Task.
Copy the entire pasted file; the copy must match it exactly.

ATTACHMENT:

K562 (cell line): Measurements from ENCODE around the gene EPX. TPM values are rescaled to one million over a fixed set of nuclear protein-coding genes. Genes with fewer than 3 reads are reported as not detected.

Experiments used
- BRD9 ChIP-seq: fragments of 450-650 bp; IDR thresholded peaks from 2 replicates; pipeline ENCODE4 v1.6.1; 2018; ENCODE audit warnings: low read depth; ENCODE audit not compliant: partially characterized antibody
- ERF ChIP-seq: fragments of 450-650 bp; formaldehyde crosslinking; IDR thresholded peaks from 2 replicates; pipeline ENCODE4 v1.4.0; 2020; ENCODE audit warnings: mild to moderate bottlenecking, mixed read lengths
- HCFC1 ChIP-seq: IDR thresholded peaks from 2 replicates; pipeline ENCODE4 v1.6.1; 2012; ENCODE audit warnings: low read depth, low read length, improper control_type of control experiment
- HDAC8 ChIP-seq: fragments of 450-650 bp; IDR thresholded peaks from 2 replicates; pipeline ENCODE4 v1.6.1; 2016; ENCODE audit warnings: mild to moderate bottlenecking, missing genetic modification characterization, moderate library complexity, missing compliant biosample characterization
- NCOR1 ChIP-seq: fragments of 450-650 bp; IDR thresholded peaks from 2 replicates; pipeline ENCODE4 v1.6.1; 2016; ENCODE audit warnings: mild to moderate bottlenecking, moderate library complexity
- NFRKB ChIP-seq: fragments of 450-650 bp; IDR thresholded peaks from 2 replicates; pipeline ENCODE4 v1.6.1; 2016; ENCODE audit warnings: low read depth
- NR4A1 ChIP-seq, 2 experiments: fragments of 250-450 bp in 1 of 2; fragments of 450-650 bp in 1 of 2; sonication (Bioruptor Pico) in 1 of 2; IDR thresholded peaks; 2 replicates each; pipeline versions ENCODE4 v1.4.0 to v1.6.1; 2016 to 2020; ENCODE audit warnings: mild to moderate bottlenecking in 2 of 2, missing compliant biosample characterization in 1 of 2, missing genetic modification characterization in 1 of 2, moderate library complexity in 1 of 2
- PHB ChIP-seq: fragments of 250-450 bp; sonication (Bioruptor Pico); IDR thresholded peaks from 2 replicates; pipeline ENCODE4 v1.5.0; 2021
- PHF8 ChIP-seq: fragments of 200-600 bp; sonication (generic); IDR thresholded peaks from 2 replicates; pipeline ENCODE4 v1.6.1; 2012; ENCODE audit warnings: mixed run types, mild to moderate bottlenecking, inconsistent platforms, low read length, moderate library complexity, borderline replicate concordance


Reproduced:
K562 (cell line): Measurements from ENCODE around the gene EPX. TPM values are rescaled to one million over a fixed set of nuclear protein-coding genes. Genes with fewer than 3 reads are reported as not detected.

Experiments used
- BRD9 ChIP-seq: fragments of 450-650 bp; IDR thresholded peaks from 2 replicates; pipeline ENCODE4 v1.6.1; 2018; ENCODE audit warnings: low read depth; ENCODE audit not compliant: partially characterized antibody
- ERF ChIP-seq: fragments of 450-650 bp; formaldehyde crosslinking; IDR thresholded peaks from 2 replicates; pipeline ENCODE4 v1.4.0; 2020; ENCODE audit warnings: mild to moderate bottlenecking, mixed read lengths
- HCFC1 ChIP-seq: IDR thresholded peaks from 2 replicates; pipeline ENCODE4 v1.6.1; 2012; ENCODE audit warnings: low read depth, low read length, improper control_type of control experiment
- HDAC8 ChIP-seq: fragments of 450-650 bp; IDR thresholded peaks from 2 replicates; pipeline ENCODE4 v1.6.1; 2016; ENCODE audit warnings: mild to moderate bottlenecking, missing genetic modification characterization, moderate library complexity, missing compliant biosample characterization
- NCOR1 ChIP-seq: fragments of 450-650 bp; IDR thresholded peaks from 2 replicates; pipeline ENCODE4 v1.6.1; 2016; ENCODE audit warnings: mild to moderate bottlenecking, moderate library complexity
- NFRKB ChIP-seq: fragments of 450-650 bp; IDR thresholded peaks from 2 replicates; pipeline ENCODE4 v1.6.1; 2016; ENCODE audit warnings: low read depth
- NR4A1 ChIP-seq, 2 experiments: fragments of 250-450 bp in 1 of 2; fragments of 450-650 bp in 1 of 2; sonication (Bioruptor Pico) in 1 of 2; IDR thresholded peaks; 2 replicates each; pipeline versions ENCODE4 v1.4.0 to v1.6.1; 2016 to 2020; ENCODE audit warnings: mild to moderate bottlenecking in 2 of 2, missing compliant biosample characterization in 1 of 2, missing genetic modification characterization in 1 of 2, moderate library complexity in 1 of 2
- PHB ChIP-seq: fragments of 250-450 bp; sonication (Bioruptor Pico); IDR thresholded peaks from 2 replicates; pipeline ENCODE4 v1.5.0; 2021
- PHF8 ChIP-seq: fragments of 200-600 bp; sonication (generic); IDR thresholded peaks from 2 replicates; pipeline ENCODE4 v1.6.1; 2012; ENCODE audit warnings: mixed run types, mild to moderate bottlenecking, inconsistent platforms, low read length, moderate library complexity, borderline replicate concordance